For those wishing to make moderate to significant investments in Portuguese assets or property, or who wish to set up business in the country, the Portuguese Golden Visa has long been an extremely popular option, an option that seemingly offers no end of attractive incentives and benefits. Providing a range of investment options, citizenship or permanent residency in five to six years, as well as making relatively light demands on the holder, the Golden Visa is as popular as ever.
That said, recent times have seen a handful of significant changes in the Portuguese budget, most notably perhaps being the recent changes to the Portuguese Non-Habitual Residency (NHR) Visa. These changes are largely the result of international (usually European) pressure, nominally in the interests of maintaining a good fiscal relationship across EU member states.
The Golden Visa has also seen some significant changes. Suspended due to the Covid-19 pandemic, these changes are now expected to come into effect as of 2022 and investors have until then to take advantage of the current Golden Visa Scheme. These changes concern real estate, capital transfer, and property for the holder of the Golden Visa.
Real Estate and Property Changes
As of the first of January 2022, investment in real estate and property will be restricted to Portugal’s low-density areas. In an attempt to drive development of these areas, properties in Porto, Lisbon, the Algarve, the Silver Coast, and certain popular coastal towns such as Setubal will no longer be eligible for the real estate benefits of the Golden Visa.
Such changes had attracted concern from the property sector and there had been hope that these proposed changes would not go ahead (especially after Covid-19). However, they are now confirmed to come into effect in 2022. Existing investment – began before this date – will naturally be protected.
Be this as it may, the Golden Visa still offers excellent property opportunities in those low-density areas that are still eligible. Areas such as the Douro Valley, Aljezur, and Peneda Gerês have shown promise for some time and can be expected to see increased development after these changes. For as little as €280K, a property purchase or renovation project in such areas will make you eligible for the Golden Visa.
Capital Transfer Changes
The other major change in the Golden Visa Regulations, scheduled to come into effect in 2022, concerns capital transfer. As of 2022, requirements on capital transfer investment figures are all set to hike.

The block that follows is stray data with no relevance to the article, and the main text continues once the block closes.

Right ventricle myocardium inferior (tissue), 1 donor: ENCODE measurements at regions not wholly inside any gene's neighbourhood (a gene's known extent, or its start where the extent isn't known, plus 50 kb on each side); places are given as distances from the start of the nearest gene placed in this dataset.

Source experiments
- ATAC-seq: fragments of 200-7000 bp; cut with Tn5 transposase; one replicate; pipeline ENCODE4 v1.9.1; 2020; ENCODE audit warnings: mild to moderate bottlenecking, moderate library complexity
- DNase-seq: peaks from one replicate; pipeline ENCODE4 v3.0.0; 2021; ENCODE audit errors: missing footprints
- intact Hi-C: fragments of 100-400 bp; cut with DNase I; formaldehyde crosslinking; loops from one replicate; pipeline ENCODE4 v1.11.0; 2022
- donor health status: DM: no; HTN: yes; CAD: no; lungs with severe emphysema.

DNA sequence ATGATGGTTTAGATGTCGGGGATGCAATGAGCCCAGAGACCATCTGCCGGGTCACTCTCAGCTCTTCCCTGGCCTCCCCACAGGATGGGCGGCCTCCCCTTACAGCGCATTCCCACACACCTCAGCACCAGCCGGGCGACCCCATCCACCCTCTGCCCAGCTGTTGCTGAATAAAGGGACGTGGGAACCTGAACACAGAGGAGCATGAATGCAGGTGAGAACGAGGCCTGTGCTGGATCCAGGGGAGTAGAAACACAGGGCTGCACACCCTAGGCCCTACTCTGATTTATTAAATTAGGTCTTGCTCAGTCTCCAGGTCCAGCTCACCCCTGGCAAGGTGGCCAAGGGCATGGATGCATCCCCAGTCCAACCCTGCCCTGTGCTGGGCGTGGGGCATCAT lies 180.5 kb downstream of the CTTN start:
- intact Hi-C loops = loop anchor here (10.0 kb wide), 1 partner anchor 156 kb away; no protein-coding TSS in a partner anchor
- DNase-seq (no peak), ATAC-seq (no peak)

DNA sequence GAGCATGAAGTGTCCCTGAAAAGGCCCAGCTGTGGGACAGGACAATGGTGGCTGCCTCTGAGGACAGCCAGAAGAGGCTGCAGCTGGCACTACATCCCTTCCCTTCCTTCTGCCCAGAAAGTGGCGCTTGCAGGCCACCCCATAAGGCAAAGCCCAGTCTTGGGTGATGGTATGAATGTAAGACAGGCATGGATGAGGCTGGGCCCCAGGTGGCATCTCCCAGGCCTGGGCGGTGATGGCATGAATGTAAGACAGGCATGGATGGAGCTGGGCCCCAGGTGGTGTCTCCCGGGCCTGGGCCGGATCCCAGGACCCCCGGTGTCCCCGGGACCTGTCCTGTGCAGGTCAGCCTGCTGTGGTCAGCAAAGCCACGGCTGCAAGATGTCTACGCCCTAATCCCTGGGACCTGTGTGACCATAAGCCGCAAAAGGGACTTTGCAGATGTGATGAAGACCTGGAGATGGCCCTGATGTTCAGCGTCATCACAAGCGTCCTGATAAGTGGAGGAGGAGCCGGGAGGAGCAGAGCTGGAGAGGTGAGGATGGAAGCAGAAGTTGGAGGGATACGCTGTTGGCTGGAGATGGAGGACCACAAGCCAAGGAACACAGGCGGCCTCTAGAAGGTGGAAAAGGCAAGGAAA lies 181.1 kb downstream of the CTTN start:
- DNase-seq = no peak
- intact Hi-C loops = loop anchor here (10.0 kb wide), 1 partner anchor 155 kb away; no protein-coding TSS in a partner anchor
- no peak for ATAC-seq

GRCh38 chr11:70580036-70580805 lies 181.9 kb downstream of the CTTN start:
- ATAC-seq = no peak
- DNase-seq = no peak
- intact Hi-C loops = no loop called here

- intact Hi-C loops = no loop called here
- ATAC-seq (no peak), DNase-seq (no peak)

|Minimum Capital Transfer||€1 mil||€1,5 mil|
|Investment Fund Minimum Subscription||€350K||€500K|
|Investment in research||€350K||€500K|
|Investment in Portugal-registered Business||€350K||€500K|
What Remains Unchanged?
The Portuguese government would be unwise to alter too much one of the most successful investment-for-residency schemes in recent economic history and, indeed, the Portuguese Golden Visa is still a highly attractive option for a number of reasons.
For one thing, it only requires a minimum of seven days out of the year time spent in Portugal, making it highly manageable from abroad. Freedom of travel throughout the entire Schengen area (at least after the pandemic) only adds to this flexibility and versatility. The Golden Visa is also not blacklisted by the OECD (unlike many such schemes) and therefore attracts no penalties from this quarter.
The Non-Habitual Residency (NHR) Visa
If the changes to the Portuguese Golden Visa are a cause for concern, you can always look into Portugal’s other famous tax and investment scheme. The Non-Habitual Residency Visa is aimed at those looking to invest in high-value enterprises in Portugal. The scheme offers a host of tax reductions and reductions for a ten-year period and is also particularly popular with retirees wishing to buy property in the country.
The NHR Visa has also seen changes, specifically those approved in the Portuguese budget of 2020 and which came into effect in the April of that year. These changes are not as significant as those made to the Golden Visa and the most significant by far is that foreign pension income – which used to be tax-free – is now taxed at a 10% flat rate. As you can probably tell, this is still highly competitive. See our exhaustive rundown of the changes to the NHR visa here.